Dexter is a show obsessed with blood. So maybe fans shouldn't have been so surprised -- to say nothing of shocked, baffled, and repulsed -- by the so-called incest storyline between siblings Dexter and Deborah Morgan this season.

The pair aren't blood relatives, after all: Show runner Scott Buck tells TheWrap that writers have considered the possibility that Deb (Jennifer Carpenter) might carry romantic feelings for Dexter (Michael C. Hall) almost since the start of the show, even though it took her until Sunday's season six finale to truly realize it. (Carpenter and Hall must have seen the possibilities; they were briefly married during the show's run.)

It's an idea that has been talked about in the writer's room, I think, from at least season two, Buck said Monday. It just felt like those kind of feelings were very integral to the character of Deborah, that she was in love with her brother without even realizing it. It's something we'd always talked about and it just felt like it was time to finally deal with that issue.

He added: It's funny to me that people could happily accept Dexter as a serial killer, but once Deborah has love for her brother, that that's where the 'ick' factor for them comes in.

It's not like television hasn't gone there before: Relations between non-biological siblings would be positively tame compared to the blood-relative incest in the latest seasons of Boardwalk Empire and Game of Thrones.

Deb's love for Dexter complicates the other major development of Sunday's finale: She finally caught him killing someone (the Doomsday Killer, played by Colin Hanks). Fans and even Carpenter have long said it strains believability that Deb, a brilliant homicide detective, wouldn't figure Dexter out. Now that she has, her love for him makes the dilemma of what to do about it even more complex.

We talked to Buck about his plans for the show's remaining two seasons -- and how much of a say Hall, also an executive producer on the show, will have in the fate of his character.

TheWrap: You're the third Dexter show runner in as many seasons. Do you think you'll stay on the job through the show's run?

Buck: I certainly hope so. It's not necessarily in my hands but I like to think I'll be sticking around. ... The previous show runner to me was Chip Johannessen, who moved on to Homeland, and prior to that was Clyde Phillips, who was with the show from the beginning. And Clyde lives on the East Coast. For him it was just time to get back close to the family, really.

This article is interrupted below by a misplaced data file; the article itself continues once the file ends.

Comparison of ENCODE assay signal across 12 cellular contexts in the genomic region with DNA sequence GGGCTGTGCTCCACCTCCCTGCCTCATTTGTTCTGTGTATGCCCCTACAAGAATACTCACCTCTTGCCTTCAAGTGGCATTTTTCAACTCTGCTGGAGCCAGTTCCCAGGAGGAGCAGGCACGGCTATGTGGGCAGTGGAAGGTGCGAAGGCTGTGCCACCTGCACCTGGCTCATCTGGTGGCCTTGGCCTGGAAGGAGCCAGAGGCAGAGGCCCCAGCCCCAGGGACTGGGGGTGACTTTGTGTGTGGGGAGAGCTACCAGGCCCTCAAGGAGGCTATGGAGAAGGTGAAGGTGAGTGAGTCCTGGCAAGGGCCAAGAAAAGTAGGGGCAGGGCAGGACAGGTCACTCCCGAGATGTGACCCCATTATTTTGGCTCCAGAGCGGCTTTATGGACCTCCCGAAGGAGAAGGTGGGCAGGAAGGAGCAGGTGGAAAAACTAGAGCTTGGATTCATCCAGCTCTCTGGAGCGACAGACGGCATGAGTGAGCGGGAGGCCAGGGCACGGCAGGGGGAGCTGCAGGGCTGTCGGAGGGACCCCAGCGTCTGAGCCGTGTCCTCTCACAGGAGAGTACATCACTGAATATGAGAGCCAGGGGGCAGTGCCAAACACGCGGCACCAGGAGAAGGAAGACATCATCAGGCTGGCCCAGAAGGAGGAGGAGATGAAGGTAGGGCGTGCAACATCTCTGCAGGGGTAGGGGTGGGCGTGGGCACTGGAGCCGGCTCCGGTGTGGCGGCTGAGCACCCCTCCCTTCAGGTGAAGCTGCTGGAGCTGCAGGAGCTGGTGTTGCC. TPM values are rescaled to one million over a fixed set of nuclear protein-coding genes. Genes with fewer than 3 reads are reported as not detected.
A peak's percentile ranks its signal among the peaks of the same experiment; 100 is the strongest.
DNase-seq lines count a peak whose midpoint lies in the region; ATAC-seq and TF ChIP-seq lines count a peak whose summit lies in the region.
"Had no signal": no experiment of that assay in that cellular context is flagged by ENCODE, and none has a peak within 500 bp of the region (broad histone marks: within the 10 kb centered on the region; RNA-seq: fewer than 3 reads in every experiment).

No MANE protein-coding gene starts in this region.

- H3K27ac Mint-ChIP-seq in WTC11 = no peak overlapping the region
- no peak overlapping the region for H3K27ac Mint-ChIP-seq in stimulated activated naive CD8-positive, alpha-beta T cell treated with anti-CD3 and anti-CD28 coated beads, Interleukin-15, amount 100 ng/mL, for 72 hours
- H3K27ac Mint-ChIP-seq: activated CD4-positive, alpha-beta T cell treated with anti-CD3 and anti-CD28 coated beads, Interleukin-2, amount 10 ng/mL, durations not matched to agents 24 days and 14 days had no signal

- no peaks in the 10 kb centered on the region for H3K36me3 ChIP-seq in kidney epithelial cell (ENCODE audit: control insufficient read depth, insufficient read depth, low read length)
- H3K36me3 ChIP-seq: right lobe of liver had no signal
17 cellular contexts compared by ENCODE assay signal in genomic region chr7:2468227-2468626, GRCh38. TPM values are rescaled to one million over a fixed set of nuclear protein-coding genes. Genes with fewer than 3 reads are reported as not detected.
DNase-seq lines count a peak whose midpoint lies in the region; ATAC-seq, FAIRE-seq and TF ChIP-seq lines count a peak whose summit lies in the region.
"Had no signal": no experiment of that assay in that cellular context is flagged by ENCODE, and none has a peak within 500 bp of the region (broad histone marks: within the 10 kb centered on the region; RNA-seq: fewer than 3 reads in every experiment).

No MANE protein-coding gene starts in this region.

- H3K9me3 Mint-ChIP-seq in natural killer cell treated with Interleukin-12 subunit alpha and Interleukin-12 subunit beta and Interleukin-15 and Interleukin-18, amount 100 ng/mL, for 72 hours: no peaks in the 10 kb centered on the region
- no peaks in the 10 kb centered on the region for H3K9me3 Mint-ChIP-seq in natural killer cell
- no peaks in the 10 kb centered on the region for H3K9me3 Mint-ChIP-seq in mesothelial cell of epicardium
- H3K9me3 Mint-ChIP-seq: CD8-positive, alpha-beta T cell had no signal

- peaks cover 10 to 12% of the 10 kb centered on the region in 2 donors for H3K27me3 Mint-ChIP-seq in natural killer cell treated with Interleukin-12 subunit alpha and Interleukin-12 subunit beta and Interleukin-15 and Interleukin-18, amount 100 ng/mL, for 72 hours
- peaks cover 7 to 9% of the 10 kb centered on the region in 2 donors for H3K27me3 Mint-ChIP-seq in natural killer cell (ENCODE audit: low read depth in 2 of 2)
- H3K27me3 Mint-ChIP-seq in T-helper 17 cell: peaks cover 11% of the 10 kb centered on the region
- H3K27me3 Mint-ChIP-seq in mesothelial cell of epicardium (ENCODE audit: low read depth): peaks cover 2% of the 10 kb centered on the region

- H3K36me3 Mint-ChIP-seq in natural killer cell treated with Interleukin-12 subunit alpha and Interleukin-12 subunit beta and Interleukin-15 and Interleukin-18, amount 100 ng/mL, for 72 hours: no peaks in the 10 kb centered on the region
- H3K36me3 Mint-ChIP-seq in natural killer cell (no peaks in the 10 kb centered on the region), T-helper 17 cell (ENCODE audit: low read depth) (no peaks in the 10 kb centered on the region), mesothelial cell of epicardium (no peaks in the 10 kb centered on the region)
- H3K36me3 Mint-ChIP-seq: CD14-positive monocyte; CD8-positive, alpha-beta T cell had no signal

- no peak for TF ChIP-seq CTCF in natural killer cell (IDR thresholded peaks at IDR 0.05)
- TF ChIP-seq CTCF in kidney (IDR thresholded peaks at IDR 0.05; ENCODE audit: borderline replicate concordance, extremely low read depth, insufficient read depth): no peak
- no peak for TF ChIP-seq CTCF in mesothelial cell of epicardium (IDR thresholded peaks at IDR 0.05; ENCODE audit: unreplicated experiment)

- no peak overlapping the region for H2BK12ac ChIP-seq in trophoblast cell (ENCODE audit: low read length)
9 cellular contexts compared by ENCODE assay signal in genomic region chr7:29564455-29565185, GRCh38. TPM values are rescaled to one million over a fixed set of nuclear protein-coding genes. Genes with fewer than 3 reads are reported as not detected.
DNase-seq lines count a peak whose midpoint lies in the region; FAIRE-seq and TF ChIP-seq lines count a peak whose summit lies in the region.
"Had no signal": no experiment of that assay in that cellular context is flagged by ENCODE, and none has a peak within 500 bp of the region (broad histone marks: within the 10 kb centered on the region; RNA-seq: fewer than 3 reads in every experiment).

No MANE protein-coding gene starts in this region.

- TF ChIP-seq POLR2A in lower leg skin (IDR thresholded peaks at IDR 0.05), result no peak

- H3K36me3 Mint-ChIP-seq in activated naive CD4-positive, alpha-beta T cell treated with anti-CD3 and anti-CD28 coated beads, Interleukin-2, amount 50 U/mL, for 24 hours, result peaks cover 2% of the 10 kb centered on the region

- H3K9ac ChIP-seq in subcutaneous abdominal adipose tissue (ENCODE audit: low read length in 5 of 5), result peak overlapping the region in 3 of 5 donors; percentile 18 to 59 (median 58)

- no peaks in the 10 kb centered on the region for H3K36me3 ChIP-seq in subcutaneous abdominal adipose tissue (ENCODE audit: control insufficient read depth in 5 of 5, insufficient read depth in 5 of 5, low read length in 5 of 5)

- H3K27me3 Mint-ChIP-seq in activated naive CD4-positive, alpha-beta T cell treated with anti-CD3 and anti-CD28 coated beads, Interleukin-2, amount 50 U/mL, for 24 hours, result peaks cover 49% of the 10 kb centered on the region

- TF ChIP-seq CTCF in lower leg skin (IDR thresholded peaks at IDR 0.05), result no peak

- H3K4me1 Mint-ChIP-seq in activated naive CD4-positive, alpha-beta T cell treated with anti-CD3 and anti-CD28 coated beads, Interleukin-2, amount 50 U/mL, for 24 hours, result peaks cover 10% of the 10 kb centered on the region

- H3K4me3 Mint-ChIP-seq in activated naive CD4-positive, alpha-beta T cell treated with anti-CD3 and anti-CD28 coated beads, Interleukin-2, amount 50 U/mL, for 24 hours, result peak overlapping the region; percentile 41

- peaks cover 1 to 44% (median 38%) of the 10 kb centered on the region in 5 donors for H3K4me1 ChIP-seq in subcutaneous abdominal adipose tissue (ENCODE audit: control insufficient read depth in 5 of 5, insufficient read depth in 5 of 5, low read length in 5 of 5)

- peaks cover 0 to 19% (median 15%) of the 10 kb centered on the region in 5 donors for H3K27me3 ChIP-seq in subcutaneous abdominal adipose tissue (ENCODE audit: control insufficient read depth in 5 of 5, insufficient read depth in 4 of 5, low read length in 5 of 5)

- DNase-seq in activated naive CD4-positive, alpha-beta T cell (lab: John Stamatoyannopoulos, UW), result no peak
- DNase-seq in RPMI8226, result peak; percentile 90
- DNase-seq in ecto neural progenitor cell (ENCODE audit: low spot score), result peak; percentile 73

There's kind of a Rocky movie question with Dexter -- people around him are always dying, and you wonder how much more you can raise the stakes after his wife's murder in the fourth season. His son was in danger in the latest finale -- is Deb in added danger now?

Buck: I think everyone's always in danger on this show. But we're fond of Deb so it's unlikely that we would ever take a knife to her.

Whether Deb will find out Dexter is a killer has been a major source of tension for the whole series. How big of a leap was it to commit to her finding out, with two seasons still to come?

Buck: It was a big leap, but with a show that's already been going on for five years, it felt like it was time to finally address that. You don't want to have all your big, exciting reveals in your final season or your final few episodes. We'll deal with this in a fun, dramatic way. It just felt a little dishonest that Deb was not finding out after all this time. So it was time to finally let her pull the curtain back, at least a little bit, and see who Dexter is.

This has always been a show not about plot twists and turns and action scenes, but more about the character of Dexter, this very unique character that we've never seen anything like before. It's a character that's gradually evolved over the last five years and will continue to change. There's a big creative team behind the show, a number of different writers and producers, and certainly Michael Hall has a huge voice in what happens with Dexter, so it's eventually going to come to a point where we're all going to sit down and compare notes on this.

I think fans always want the sense that you had a grand plan from the beginning, and if we'd only paid attention we would have seen it all --

As far as where we end? Absolutely. I know exactly where I want it to end. But that's where Michael Hall wants it to end, we'll have to see if we're thinking along the exact same lines. Even though I'm going to be interested in what everyone has to say or everyone has to think, it's ultimately going to be one voice that decides where the show goes.